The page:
The Best Therapist
August 22, 2020
This list of the best therapist Instagram accounts was created to inspire therapists in private practice. You may find this post helpful if:
- You want to start an Instagram account for your private practice but need some inspiration for the types of content to post
- You want to expand your visibility beyond your local community
- You are interested in building authority within your expertise
- You would like to expand to multiple income streams like courses, memberships, workshops, retreats, or books
Instagram can help you accomplish all of these, and more.
Why These Are The Best Therapists On Instagram
What makes a therapist's instagram account a successful one?
- Posting regularly. These therapists post regularly - some as frequently as once a day!
- Clarity in the subject matter. The audience these accounts are speaking to is very clear through both what they write in their bio and the consistent messages throughout the content they post.
- Identity on point. Through the style of the posts, these therapists on Instagram have built a recognizable visual and written identity.
- Building followers and engagement. It can take years to get traction with an Instagram account but these therapists have built followings of 10k or more highly engaged followers.
The Best Therapist Instagram Accounts
Dr. Nicole LePera's content features their own words on solid, color backgrounds as well as lists and comparisons. Mixed in you'll find the occasional infographic style data visualization. Almost all posts are paired with 2-3 paragraph micro blog in the caption.
As an example of a recent popular post, Nicole discussed examples of ego stories vs. truths our highest selves will know.
What we love about Dr. Nicole LePera's Instagram: breaks down complex psychological concepts into bite-sized pieces that hit you directly in your day-to-day experiences. Much of the way that Nicole's content reads could be directly from our real-life conversations with others and with ourselves.
Lists, hard truths, and reminders, Sara's posts are primarily text overlaying dark, mid, or light blue solid color backgrounds. Captions seem to be brief - one sentence - but images themselves pack a lot of high value text.
As an example of a recent popular post, Sara outlined the different ways that the process of growth could look like. With only 7 words in the caption, the image part of the post does most of the work here - speaking to the unique ways people progress in life.
What we love about Sara Kuburić's Instagram: The visual identity feels safe, calming, and stable; exactly what we need to release and breathe during this thing called life. The content is an informative invitation for self reflection helping followers understand their experiences and also their own thoughts and feelings.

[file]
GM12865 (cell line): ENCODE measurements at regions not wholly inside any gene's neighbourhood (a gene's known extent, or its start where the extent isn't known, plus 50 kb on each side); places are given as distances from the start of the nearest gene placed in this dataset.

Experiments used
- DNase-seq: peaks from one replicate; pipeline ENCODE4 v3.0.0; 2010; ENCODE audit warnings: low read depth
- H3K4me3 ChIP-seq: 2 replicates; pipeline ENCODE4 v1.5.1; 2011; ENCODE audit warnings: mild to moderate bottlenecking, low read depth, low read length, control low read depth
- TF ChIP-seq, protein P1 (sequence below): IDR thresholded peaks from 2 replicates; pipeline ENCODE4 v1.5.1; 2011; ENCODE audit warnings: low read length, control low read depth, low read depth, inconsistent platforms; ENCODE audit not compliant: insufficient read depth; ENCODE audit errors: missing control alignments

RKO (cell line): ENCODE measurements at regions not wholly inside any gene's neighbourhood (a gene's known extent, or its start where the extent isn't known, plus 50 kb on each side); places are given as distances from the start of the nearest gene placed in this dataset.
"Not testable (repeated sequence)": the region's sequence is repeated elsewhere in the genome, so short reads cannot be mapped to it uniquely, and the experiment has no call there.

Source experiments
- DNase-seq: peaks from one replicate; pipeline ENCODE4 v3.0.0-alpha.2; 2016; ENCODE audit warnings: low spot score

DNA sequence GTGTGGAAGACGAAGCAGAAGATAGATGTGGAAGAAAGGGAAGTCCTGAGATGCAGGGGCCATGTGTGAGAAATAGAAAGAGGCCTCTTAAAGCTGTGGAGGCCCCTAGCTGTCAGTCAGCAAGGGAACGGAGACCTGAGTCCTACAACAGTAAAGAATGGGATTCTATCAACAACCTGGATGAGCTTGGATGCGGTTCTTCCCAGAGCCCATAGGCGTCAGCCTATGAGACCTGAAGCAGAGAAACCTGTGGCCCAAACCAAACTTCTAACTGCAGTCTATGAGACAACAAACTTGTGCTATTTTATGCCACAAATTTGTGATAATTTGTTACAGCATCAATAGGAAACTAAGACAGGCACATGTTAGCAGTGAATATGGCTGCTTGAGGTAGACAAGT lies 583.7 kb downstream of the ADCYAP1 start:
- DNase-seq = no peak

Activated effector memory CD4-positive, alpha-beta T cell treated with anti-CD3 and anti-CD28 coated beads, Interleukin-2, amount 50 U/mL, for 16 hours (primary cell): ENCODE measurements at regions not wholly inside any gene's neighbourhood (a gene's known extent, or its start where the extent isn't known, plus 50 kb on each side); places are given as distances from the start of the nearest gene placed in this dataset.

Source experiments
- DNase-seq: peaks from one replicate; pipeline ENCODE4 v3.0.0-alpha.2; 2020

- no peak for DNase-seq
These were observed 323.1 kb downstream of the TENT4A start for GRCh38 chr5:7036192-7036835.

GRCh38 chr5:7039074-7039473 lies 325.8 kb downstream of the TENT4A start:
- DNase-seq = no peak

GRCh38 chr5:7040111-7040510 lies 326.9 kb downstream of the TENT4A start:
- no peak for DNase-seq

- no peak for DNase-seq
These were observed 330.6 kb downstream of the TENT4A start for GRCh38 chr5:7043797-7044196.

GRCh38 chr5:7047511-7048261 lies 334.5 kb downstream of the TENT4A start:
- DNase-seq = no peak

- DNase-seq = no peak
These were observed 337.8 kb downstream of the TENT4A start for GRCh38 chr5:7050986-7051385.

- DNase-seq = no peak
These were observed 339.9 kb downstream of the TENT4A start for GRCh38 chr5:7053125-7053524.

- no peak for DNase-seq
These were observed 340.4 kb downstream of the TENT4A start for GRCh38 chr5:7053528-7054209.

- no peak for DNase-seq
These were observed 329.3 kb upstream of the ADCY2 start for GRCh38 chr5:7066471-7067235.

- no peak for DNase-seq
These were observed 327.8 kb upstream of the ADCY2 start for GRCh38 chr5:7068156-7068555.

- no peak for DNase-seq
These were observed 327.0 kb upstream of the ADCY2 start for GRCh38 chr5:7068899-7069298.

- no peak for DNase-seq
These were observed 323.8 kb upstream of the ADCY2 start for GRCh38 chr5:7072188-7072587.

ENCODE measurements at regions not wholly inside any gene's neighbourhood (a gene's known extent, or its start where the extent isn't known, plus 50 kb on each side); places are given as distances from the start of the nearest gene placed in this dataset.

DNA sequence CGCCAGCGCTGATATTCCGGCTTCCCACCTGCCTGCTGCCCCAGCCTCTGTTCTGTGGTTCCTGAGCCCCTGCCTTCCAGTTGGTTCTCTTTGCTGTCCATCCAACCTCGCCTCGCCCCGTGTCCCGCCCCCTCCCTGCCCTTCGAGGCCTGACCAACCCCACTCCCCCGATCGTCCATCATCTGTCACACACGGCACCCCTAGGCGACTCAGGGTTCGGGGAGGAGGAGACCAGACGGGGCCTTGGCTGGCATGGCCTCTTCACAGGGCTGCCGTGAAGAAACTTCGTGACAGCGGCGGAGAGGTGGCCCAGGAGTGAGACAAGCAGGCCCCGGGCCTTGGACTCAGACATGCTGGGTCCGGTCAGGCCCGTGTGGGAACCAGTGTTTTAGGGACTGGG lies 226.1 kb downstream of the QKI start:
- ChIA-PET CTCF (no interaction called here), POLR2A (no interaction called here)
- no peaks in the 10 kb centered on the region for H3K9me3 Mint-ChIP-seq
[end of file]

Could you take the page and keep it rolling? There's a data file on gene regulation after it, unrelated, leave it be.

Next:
Their own words & lists. Usually on a white background with yellow graphical accents. Every 10 posts or so is a short videos on topics like getting comfortable with failure and how to stop overthinking.
As an example of a recent popular post, Nedra shares things "I Wish I'd Known Sooner." Including several #nedranuggets of wisdom. We love how engaged the comments section is on this post with many followers adding their own nuggets of wisdom to this list.
What we love about Nedra Glover Tawwab's Instagram: although visually light and bright, Nedra's content is very empowerment focused. Encouraging insights help followers feel stronger and more confident in their boundaries.
Relationship tips, relationship myths, and thoughts and guidance, mostly their own words and thoughts, and mostly text on simple solid black or white colored backgrounds. Vienna alternates between light and dark to create a checkerboard effect. There is also the occasional image of themselves thrown in the mix. Most captions are on the longer side and feel like a micro blog post.
As an example of a recent popular post, Vienna highlights that although people can change, a prerequisite for giving someone a second chance is that they can speak to the growth they’ve had. This: to avoid getting stuck in the same patterns again.
What we love about Vienna Pharaon's Instagram account: Without mention of it in the bio, Vienna seems to focus a lot on helping followers with relationship advice, and no one is complaining. Relationships, after all, “are external representations of our internal worlds,” as Vienna might say, and similar to how relationships tell the story of what still needs our attention, Vienna is also helping us in drawing attention to ourselves and those around us.
Lisa’s therapist Instagram account features their own words on simple, colored background aligning with a consistent visual brand story. Earthy, present, warm. Plus the occasional image of Lisa in the mix as well. For content, Lisa is really leveraging the galleries feature of Instagram which keeps each image less crowded and allows followers to swipe their way through.